Well, they've woken up now .... the FTSE MIB has fallen from 24360 to 22952 in 10 trading days ; and Italian 10yr BTPs, which were yielding 1.73% on May 3rd, are now trading at 2.27%. Of course , bond yields have gone up across the globe so a better measure of Italian risk is how the Germany / Italy 10yr yield spread has widened .... or in other words, how much more return investors are asking for to invest in Italian bonds rather than their rock-solid German equivalents. In early May the spread was trading at 1.26% and this morning it's knocking around 1.70%. For a spread between the bonds of the first and third largest Eurozone economies, that's a BIG move.
The reality of what the coalition's agenda might look like has taken a long time to sink in, and if the moves are big now they might have been even worse. Some of the wildest proposals have been dropped : the plan to exclude €250bn of Italian bond issues from measures of Italian debt on the basis that they were bought directly by the European Central Bank, for example. The League also wanted an exit process from the Euro written into the constitution, just in case anyone in Brussels or elsewhere was still in any doubt about how big a deal this is, and the coalition has talked about a review of all EU treaties and of the European "bail-in" rules for the banking industry, a crucial part of Eurozone strategy to prevent taxpayer bailouts of private institutions,
For EU and Eurozone officials, and for the markets, the reality as it stands is frightening enough. Eurozone "rules" state that no participating nation should have a debt level of more than 60% of GDP, that the budget deficit should not exceed 3% of GDP, and have more recently the Commission has made clear that all efforts must be made to clean up the banking industry. French Finance Minister Bruno Le Maire gently reminded Rome of this at the weekend, and promptly received a resounding raspberry in return from Mr Salvini.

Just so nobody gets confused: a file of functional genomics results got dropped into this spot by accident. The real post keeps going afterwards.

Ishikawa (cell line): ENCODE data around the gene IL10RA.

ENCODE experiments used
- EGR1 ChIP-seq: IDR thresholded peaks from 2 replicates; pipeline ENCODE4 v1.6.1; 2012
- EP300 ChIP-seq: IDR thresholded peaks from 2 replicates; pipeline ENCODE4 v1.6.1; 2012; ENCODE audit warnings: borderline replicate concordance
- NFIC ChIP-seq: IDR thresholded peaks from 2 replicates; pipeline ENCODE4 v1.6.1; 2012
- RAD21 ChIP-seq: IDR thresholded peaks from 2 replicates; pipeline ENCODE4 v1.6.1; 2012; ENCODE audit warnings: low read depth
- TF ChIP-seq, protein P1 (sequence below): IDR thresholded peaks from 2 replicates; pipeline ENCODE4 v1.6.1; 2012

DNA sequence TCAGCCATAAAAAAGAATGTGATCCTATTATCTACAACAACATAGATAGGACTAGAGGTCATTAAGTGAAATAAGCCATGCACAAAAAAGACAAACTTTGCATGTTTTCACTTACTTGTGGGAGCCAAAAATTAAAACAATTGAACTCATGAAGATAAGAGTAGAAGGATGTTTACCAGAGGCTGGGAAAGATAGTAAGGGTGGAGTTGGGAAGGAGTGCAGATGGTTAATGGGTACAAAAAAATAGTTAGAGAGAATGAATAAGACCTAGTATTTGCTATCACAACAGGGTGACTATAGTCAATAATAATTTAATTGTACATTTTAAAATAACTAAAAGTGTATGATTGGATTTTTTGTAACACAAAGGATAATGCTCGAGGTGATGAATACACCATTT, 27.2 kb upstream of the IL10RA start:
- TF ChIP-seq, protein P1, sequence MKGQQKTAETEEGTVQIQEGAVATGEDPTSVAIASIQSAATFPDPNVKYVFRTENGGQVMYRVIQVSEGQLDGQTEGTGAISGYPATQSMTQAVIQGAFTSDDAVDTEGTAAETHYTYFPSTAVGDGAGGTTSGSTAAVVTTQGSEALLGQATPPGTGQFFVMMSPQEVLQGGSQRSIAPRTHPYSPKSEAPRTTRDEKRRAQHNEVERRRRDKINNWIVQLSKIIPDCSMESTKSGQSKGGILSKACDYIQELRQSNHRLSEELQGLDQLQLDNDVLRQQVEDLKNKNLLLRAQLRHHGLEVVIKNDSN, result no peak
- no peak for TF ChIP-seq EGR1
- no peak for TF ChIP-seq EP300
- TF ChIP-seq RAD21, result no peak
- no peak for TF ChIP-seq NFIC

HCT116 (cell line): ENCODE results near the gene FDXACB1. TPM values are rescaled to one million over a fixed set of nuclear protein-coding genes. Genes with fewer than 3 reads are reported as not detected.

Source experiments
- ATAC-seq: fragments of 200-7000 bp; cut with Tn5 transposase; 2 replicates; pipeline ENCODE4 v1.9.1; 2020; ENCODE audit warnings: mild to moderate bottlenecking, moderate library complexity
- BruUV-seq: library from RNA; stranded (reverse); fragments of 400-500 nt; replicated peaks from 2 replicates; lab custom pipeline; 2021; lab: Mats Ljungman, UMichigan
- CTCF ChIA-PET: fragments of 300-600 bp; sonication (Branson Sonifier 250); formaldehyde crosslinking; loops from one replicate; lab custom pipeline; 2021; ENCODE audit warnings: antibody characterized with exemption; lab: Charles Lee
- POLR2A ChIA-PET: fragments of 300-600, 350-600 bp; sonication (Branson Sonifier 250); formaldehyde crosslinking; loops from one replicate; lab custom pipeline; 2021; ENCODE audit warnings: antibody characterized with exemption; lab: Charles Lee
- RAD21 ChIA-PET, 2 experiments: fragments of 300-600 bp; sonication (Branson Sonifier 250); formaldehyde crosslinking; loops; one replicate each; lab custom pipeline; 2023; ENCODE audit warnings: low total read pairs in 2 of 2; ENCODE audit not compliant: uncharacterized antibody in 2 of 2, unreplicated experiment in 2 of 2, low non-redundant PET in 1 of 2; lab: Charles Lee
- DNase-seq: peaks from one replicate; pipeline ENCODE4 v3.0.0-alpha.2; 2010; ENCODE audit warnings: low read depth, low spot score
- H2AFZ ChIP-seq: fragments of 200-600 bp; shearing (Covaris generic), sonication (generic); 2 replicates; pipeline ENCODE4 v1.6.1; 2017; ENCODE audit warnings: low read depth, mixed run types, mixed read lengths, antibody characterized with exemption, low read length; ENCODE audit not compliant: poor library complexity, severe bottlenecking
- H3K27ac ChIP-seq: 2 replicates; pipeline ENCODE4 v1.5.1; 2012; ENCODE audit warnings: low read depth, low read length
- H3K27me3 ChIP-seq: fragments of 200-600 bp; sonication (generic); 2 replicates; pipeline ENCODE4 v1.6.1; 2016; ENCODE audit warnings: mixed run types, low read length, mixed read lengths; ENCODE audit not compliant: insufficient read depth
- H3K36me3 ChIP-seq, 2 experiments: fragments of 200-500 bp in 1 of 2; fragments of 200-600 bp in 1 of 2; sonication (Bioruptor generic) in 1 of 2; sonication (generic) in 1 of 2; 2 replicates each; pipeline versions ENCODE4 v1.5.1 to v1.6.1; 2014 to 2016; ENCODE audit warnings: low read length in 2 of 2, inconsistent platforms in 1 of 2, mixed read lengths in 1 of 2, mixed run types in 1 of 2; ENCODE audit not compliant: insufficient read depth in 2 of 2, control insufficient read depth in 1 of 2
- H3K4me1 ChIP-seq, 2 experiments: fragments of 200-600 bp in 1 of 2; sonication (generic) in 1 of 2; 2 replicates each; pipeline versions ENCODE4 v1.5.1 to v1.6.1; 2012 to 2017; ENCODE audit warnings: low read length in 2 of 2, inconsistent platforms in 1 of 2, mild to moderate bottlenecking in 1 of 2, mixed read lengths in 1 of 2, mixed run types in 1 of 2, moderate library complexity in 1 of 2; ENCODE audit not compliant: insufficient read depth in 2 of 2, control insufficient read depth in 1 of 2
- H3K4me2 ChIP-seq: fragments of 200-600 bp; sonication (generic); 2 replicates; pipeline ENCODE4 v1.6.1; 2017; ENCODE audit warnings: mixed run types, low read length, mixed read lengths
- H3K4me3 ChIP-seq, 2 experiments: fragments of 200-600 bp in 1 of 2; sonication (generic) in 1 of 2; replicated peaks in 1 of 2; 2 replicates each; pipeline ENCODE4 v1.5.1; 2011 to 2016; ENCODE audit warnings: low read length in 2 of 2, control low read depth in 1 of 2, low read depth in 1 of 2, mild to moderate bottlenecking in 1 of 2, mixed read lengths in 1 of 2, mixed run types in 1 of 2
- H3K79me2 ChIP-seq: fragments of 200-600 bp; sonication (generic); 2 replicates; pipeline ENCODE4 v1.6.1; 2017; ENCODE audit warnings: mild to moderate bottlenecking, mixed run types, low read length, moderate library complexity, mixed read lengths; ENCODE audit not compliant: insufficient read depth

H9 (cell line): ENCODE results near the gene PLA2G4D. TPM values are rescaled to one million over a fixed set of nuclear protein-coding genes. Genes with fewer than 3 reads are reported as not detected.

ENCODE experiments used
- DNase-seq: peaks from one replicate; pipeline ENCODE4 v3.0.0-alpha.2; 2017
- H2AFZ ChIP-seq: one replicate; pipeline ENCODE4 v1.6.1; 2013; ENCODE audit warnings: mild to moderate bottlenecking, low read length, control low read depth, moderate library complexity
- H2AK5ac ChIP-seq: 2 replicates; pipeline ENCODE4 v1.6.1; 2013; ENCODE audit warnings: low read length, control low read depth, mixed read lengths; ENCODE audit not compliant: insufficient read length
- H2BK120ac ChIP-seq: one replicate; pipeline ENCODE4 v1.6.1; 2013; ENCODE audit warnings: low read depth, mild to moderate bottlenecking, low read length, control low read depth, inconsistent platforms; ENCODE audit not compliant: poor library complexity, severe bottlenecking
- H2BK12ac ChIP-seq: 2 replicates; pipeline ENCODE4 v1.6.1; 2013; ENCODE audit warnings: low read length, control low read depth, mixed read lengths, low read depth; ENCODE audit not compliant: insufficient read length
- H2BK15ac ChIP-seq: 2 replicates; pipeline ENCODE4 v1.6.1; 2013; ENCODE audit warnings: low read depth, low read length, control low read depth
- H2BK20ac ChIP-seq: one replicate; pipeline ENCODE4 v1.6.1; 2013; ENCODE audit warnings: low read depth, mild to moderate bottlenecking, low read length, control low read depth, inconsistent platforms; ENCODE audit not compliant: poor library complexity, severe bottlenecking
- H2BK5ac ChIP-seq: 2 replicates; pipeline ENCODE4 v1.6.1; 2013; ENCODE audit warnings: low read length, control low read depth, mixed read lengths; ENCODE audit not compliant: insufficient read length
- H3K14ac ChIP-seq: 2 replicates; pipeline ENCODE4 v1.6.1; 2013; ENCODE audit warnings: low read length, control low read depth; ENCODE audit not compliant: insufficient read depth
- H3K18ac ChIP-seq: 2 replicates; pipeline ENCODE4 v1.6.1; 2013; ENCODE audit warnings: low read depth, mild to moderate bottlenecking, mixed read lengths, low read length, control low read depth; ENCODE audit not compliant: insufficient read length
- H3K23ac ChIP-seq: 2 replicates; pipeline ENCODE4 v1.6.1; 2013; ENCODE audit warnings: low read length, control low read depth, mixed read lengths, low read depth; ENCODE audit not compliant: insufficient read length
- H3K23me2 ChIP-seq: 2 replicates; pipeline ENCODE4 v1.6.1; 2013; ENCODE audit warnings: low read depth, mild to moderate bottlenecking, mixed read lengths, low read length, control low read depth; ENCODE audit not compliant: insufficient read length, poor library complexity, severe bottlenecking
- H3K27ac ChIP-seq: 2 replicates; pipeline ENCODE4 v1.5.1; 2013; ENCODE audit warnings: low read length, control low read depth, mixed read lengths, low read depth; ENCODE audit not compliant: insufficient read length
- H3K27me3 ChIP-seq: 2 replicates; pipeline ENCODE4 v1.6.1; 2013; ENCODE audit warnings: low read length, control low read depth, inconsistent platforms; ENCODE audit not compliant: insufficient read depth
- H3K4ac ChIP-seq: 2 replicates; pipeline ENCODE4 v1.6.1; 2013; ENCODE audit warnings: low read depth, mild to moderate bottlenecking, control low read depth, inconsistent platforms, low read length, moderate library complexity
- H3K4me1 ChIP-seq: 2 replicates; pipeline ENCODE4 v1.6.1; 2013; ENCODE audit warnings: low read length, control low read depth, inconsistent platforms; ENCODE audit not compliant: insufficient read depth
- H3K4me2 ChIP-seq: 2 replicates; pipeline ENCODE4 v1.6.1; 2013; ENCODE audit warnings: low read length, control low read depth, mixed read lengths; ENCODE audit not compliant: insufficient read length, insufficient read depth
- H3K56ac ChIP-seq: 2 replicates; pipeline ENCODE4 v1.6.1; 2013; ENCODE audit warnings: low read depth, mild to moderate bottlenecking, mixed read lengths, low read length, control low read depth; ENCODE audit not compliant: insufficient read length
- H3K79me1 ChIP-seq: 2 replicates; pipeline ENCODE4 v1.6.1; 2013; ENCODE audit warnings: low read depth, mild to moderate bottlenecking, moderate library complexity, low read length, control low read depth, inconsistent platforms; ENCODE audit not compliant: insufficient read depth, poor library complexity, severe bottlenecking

The coalition's attitude to banking reform squarely contradicts that held in Brussels and Frankfurt. Similarly, their policies fly in the face of those that the European authorities would wish to see adopted. Instead, we should expect a repeal of pension reform and a lowering of the retirement age, a minimum citizens' income for the poor and jobless, and flat tax rates of 15% or 20%, to name but a few. Viewed from the fiscally responsible chambers of Europe (they would claim), these policies are pretty much the exact opposite of the kind of rectitude that Italy needs to get back on track. To believe otherwise you'd have to believe that such expansionist policies will quickly stimulate the spectacular GDP growth required to pay for them, and frankly not many outside of Rome will buy into that theory.
The EU authorities Italy's levels of debt are already 132% of GDP and now look set to rise sharply. Similarly, the budget deficit seems bound to sail through the 3% barrier. In short, confrontations between Brussels and Rome seem inevitable .... the question is whether they could get so serious that an exit from the Euro by one of the linchpins of the whole European project becomes a genuine possibility. We wonder .... is it alarmist to think that they might, or complacent to think that they can't ?